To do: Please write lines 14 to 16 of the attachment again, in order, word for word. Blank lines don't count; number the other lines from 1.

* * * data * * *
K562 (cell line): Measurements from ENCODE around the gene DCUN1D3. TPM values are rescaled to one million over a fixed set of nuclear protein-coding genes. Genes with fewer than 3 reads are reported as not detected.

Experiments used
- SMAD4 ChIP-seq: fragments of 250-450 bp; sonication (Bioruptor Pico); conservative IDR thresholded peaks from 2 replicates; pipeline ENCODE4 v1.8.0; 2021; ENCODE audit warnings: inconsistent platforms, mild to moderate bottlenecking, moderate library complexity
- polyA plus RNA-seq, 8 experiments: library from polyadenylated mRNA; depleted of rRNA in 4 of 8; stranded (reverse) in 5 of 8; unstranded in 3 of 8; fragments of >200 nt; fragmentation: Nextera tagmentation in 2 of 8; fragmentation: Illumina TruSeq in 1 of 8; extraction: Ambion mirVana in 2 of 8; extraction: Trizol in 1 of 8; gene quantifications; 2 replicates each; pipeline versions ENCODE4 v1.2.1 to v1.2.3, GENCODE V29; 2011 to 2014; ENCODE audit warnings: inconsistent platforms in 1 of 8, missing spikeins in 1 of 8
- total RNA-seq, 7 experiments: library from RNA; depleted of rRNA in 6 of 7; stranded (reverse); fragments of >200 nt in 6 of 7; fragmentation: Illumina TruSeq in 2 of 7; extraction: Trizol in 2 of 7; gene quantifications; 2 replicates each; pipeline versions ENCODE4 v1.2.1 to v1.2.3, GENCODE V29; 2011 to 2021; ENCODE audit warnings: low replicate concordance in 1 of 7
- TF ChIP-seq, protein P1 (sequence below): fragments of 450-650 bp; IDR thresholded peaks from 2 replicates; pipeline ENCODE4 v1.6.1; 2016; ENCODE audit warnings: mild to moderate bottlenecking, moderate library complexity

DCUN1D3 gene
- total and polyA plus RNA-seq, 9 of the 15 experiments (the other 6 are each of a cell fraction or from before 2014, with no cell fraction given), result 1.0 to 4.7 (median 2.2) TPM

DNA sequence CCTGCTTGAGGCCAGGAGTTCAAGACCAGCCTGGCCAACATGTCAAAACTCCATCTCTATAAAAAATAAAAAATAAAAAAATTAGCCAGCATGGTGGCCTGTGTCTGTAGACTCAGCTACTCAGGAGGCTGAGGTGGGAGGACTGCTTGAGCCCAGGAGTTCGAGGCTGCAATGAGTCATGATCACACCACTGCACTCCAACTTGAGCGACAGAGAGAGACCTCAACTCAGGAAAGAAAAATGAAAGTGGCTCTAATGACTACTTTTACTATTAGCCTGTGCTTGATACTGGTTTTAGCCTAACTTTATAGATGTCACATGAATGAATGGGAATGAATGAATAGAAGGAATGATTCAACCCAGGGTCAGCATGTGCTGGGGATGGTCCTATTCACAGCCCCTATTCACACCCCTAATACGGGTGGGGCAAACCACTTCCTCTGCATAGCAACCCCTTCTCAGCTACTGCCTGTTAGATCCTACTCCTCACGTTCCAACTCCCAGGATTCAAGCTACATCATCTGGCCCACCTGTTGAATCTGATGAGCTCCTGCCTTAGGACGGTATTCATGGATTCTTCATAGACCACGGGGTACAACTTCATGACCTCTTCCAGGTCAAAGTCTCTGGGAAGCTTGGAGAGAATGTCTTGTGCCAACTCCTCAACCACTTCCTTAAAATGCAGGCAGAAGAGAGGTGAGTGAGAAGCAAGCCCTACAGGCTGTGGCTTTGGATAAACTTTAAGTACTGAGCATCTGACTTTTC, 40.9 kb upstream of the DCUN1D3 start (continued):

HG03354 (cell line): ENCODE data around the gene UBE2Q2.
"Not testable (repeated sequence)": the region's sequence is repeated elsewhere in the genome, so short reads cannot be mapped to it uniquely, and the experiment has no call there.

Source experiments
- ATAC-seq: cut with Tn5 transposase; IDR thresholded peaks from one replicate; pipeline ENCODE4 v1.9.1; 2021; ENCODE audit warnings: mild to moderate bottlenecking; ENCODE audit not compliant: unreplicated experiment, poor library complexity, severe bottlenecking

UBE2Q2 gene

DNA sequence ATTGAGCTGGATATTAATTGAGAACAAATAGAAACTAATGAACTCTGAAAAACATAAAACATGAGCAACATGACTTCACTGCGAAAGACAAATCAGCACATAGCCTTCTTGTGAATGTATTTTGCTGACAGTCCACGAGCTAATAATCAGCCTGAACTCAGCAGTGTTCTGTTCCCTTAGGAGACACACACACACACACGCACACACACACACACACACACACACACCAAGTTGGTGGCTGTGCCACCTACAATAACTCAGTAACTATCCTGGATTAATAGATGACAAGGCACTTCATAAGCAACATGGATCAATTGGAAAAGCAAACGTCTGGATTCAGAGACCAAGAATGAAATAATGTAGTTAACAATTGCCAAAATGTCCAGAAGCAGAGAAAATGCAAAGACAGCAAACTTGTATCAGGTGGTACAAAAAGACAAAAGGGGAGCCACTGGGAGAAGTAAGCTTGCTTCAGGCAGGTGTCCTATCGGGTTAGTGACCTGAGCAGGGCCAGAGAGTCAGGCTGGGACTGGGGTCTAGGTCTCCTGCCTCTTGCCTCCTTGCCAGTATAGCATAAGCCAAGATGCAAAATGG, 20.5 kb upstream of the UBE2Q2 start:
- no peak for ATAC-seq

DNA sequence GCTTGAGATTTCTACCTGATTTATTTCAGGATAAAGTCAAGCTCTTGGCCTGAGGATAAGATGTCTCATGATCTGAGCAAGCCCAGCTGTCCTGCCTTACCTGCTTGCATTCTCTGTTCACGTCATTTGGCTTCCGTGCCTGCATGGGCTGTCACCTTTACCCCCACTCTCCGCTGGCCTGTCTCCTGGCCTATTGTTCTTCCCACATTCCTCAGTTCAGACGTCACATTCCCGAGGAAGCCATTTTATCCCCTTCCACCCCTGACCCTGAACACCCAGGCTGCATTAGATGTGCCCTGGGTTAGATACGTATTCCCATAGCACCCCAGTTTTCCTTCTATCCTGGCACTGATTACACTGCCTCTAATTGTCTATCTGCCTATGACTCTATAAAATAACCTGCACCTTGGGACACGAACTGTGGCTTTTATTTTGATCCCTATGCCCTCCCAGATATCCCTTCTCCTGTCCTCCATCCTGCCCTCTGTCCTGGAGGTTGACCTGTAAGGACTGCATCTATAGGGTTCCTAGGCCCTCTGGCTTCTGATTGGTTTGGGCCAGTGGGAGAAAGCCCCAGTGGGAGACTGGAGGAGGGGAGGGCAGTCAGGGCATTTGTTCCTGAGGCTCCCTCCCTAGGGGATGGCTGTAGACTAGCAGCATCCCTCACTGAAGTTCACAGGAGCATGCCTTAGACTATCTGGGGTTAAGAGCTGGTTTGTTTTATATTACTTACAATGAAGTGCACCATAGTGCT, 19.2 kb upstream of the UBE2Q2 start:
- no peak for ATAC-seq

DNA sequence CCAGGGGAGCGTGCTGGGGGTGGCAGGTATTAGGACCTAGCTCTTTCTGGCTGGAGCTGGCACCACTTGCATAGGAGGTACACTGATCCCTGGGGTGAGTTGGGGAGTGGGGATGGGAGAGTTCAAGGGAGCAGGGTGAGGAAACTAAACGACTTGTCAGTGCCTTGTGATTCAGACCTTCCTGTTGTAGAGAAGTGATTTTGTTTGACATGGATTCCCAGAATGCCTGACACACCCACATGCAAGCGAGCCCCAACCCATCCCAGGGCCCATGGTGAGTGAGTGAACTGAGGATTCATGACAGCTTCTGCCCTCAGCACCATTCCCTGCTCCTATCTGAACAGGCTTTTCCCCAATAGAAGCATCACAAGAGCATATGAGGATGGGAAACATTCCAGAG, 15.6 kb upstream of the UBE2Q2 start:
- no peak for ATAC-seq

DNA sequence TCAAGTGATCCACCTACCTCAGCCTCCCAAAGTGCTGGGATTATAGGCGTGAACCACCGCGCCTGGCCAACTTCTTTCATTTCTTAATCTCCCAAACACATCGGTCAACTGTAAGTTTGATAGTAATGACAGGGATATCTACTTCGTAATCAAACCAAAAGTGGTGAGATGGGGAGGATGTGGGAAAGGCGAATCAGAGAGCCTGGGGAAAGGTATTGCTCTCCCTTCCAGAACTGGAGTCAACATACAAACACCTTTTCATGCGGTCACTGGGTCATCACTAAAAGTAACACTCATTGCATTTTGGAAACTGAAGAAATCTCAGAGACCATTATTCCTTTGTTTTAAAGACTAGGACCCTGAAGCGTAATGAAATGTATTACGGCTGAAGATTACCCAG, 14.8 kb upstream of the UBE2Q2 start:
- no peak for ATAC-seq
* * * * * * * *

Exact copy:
UBE2Q2 gene

DNA sequence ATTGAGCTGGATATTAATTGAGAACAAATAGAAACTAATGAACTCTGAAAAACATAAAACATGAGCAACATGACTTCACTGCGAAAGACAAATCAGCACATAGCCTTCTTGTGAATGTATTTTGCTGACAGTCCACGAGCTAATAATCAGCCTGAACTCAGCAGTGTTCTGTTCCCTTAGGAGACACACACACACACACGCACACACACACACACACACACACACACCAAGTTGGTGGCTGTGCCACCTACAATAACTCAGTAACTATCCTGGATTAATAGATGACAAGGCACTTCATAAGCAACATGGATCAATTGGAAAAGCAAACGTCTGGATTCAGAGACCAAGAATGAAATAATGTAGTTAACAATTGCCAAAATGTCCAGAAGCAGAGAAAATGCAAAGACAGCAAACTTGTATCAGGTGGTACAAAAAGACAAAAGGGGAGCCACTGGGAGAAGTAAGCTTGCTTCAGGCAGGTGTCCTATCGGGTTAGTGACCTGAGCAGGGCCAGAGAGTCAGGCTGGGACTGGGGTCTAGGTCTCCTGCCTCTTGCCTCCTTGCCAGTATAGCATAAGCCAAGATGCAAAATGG, 20.5 kb upstream of the UBE2Q2 start:
- no peak for ATAC-seq